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Securely Deleting Encrypted Data on Linux

Hands-On Lab

 

Photo of David  Thomas

David Thomas

Database Training Architect II

Length

00:15:00

Difficulty

Intermediate

In this scenario you are the Systems Administrator for a healthcare company. Your manager has tasked you with logging into the fileserver running CentOS Linux 7.7 and securely deleting some sensitive patient data, ensuring that it cannot be easily recovered. No other files should be altered.

What are Hands-On Labs?

Hands-On Labs are scenario-based learning environments where learners can practice without consequences. Don't compromise a system or waste money on expensive downloads. Practice real-world skills without the real-world risk, no assembly required.

Securely Deleting Encrypted Data on Linux

Introduction

We are the Systems Administrators for a healthcare company. Our manager has tasked us with ensuring that some sensitive patient data is securely deleted, so that it cannot be easily recovered. No other files should be altered.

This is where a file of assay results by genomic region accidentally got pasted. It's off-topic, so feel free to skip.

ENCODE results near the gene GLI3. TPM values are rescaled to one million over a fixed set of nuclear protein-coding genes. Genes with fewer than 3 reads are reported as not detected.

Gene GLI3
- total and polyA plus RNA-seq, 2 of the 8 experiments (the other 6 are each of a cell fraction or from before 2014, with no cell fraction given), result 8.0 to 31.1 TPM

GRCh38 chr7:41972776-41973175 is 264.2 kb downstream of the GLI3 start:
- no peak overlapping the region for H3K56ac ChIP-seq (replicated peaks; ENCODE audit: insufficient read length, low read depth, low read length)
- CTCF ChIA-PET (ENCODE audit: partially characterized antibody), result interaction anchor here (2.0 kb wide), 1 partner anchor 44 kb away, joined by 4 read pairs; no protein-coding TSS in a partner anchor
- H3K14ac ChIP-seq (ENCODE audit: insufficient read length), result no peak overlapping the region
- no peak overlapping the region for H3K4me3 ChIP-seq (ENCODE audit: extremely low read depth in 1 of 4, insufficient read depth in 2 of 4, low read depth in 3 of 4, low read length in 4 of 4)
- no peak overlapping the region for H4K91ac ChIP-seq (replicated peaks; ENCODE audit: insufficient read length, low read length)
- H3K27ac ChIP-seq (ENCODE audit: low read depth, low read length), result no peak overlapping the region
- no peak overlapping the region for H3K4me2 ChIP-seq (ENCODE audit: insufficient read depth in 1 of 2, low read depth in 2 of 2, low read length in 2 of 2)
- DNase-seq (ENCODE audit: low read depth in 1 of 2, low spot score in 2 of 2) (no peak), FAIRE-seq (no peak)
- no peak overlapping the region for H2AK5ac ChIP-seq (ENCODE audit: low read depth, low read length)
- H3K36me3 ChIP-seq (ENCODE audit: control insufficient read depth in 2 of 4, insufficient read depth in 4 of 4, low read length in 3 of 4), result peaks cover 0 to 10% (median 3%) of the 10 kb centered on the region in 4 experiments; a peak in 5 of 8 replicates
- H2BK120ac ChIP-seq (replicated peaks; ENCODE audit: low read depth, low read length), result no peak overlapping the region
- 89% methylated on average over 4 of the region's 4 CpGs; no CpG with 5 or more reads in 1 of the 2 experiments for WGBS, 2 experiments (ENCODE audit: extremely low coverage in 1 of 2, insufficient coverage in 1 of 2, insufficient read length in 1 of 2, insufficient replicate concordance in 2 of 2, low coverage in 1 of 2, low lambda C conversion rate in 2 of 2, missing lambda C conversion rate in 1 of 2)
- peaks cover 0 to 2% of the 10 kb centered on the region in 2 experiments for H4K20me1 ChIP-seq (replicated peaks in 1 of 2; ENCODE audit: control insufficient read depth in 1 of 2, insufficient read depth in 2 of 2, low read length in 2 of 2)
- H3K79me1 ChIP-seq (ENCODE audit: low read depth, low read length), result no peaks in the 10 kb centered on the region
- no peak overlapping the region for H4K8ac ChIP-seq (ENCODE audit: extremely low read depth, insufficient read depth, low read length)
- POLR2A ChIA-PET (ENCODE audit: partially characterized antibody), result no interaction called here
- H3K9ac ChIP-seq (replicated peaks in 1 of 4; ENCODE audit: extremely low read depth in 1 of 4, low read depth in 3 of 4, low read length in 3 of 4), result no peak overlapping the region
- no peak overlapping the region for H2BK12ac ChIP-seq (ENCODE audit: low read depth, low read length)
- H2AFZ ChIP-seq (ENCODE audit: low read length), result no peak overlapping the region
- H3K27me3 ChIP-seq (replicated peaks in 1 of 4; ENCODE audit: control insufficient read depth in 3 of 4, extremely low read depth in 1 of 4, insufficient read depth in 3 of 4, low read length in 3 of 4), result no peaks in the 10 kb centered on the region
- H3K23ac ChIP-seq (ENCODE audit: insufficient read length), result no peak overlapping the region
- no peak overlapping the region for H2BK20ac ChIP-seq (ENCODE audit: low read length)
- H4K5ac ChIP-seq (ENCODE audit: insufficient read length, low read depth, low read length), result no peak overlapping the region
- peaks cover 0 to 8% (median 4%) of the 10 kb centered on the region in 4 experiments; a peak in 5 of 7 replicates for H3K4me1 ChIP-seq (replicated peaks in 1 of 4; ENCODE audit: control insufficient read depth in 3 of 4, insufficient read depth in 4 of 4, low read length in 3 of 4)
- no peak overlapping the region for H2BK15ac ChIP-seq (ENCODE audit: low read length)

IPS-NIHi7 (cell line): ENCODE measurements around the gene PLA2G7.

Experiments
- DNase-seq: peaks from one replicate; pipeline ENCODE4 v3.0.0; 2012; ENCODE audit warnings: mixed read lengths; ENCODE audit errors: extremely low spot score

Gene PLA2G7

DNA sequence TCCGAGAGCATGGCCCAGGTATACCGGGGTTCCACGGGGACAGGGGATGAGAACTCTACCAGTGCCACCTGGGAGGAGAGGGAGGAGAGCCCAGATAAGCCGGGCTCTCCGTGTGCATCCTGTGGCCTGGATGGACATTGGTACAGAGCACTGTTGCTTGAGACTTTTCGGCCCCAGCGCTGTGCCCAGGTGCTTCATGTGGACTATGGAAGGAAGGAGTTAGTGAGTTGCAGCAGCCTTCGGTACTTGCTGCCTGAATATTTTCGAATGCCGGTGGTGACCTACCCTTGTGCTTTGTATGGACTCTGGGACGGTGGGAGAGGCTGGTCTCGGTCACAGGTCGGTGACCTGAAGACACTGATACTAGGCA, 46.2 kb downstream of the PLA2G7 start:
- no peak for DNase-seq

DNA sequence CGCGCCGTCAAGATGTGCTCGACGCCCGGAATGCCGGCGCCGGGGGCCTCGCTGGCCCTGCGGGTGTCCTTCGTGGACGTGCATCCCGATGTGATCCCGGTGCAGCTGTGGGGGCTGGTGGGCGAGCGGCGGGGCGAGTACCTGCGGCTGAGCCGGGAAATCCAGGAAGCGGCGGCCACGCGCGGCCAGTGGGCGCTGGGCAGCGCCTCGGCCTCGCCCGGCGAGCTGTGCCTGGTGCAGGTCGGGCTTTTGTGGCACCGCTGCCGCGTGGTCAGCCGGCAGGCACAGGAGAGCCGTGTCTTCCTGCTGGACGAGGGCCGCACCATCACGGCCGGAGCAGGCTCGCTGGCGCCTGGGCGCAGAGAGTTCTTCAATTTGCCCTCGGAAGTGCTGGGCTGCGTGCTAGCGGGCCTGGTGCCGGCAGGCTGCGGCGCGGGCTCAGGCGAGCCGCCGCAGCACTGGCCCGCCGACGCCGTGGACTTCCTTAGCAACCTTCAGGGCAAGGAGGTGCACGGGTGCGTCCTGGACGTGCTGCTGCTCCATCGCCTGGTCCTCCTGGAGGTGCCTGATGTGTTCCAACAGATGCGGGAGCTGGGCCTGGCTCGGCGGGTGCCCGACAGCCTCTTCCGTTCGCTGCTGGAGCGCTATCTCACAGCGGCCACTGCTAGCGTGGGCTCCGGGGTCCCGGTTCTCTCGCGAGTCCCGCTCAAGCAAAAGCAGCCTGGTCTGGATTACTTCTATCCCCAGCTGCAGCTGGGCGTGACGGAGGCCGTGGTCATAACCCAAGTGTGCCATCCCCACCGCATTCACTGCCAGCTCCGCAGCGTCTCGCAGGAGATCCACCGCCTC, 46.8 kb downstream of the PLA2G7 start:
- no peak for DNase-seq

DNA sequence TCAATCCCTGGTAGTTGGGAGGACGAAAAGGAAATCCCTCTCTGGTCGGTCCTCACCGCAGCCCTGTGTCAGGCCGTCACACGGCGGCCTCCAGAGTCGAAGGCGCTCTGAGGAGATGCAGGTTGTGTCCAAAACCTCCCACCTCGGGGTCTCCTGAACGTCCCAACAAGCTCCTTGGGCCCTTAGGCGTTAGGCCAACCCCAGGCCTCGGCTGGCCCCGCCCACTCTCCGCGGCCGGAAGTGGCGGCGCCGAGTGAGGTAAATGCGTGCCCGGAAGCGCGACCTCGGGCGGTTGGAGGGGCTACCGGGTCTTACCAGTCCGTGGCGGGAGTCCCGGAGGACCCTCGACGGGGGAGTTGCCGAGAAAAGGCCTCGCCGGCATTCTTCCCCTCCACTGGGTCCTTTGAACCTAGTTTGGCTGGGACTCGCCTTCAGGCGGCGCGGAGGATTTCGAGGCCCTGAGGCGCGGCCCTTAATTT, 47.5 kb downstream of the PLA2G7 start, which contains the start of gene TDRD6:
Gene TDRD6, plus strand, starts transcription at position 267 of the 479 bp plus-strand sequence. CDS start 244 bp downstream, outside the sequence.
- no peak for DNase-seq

This patient data exists in /mnt/patient.1. To ensure it is securely deleted, perform the following steps:

  1. Confirm the current patient file is readable.
  2. Fill any free space on the volume to eliminate any file remnants.
  3. Overwrite patient file with random data.
  4. Confirm file was overwritten and remove.
  5. Restore free space.

Logging In

Use the credentials provided on the hands-on lab overview page, and log in as cloud_user.

Confirm File Is Readable

Confirm the size and permissions of the file:

[cloud_user@$host]$ ls -l /mnt/patient.1

Show the contents of the file:

[cloud_user@$host]$ cat /mnt/patient.1

Fill Free Space

We'll use dd here to fill up the free space on the partition. Be sure to double check the path, as this command does no error checking and will overwrite data:

[cloud_user@$host]$ sudo dd if=/dev/urandom of=/mnt/junk status=progress; sync

We can check our work afterward with:

[cloud_user@$host]$ df -h

That will show that /mnt is 100% used.

Overwrite File

The shred command is the simplest method. Specifying -x ensures that the filesize remains unchanged:

[cloud_user@$host]$ sudo shred -x /mnt/patient.1

If the shred command is not available, we can use the following dd command:

[cloud_user@$host]$ sudo dd if=/dev/urandom of=/mnt/patient.1 bs=45 count=1 iflag=fullblock status=progress

Confirm File Was Overwritten and Remove

Show the file's contents:

[cloud_user@$host]$ cat /mnt/patient.1

Once we've confirmed that it contains random data, we can remove it:

[cloud_user@$host]$ sudo rm /mnt/patient.1

Restore Free Space

Now we can remove the junk file:

[cloud_user@$host]$ sudo rm /mnt/junk

Conclusion

We've accomplished the task set before us. The patient.1 file that contained sensitive data is now deleted. Congratulations!